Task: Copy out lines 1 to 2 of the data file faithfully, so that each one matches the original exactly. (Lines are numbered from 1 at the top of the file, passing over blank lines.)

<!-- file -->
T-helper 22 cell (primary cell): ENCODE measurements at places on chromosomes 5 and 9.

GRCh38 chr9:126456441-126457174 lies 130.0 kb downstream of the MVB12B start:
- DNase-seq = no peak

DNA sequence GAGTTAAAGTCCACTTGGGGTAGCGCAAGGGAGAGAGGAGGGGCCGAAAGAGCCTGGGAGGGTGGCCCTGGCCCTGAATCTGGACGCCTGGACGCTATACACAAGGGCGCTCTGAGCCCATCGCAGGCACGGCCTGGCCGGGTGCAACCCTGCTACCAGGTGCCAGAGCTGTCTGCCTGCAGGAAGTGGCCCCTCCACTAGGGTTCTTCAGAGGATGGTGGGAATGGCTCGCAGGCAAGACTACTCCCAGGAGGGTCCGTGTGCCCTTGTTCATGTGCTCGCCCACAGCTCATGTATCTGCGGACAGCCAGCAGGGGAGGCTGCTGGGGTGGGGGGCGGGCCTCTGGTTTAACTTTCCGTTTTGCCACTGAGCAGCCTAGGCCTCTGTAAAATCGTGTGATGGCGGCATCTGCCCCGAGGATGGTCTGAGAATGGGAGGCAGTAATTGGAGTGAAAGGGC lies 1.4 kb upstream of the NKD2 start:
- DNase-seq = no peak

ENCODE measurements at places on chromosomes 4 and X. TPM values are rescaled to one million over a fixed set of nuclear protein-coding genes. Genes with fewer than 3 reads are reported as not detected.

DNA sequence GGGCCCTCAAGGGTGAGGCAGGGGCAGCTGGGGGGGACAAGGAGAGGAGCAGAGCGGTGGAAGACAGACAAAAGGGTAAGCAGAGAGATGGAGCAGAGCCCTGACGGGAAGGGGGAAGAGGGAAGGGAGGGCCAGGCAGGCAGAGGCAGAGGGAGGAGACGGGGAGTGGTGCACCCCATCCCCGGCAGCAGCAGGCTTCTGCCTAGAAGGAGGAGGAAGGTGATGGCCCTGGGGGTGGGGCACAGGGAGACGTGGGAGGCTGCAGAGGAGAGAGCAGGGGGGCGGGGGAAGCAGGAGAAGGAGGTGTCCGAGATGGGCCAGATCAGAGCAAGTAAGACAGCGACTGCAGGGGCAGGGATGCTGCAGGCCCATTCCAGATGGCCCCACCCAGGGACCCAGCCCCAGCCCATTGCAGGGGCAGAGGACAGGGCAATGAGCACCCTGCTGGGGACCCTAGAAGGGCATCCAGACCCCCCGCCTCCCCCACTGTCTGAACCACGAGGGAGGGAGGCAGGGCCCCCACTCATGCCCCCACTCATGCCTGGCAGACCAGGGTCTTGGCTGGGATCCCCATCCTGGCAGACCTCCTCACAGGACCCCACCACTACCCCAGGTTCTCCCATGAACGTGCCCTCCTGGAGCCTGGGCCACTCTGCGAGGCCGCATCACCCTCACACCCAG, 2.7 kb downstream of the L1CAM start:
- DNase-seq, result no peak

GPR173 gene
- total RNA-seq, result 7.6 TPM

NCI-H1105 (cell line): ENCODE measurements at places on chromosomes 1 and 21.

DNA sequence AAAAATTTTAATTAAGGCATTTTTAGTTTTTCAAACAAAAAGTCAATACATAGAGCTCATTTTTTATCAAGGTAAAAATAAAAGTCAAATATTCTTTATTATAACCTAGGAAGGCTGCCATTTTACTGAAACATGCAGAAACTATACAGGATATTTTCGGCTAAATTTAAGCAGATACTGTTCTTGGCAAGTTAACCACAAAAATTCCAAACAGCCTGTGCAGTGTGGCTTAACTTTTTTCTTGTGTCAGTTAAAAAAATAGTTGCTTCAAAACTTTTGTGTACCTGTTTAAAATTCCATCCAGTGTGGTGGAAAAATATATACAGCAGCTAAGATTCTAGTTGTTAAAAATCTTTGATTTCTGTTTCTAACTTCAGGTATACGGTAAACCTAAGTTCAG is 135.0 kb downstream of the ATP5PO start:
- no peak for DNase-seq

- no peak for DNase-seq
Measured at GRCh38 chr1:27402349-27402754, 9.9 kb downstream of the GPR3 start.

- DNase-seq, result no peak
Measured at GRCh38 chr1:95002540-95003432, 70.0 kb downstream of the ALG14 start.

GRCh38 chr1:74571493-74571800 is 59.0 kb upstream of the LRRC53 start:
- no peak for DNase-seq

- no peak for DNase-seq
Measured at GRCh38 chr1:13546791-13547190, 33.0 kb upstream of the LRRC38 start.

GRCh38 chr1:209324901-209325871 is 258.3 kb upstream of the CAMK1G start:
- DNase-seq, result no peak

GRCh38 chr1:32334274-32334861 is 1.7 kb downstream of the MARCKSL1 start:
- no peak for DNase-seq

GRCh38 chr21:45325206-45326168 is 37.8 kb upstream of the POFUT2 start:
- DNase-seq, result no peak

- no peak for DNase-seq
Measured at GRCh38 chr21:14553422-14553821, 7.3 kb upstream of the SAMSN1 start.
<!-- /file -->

T-helper 22 cell (primary cell): ENCODE measurements at places on chromosomes 5 and 9.

GRCh38 chr9:126456441-126457174 lies 130.0 kb downstream of the MVB12B start: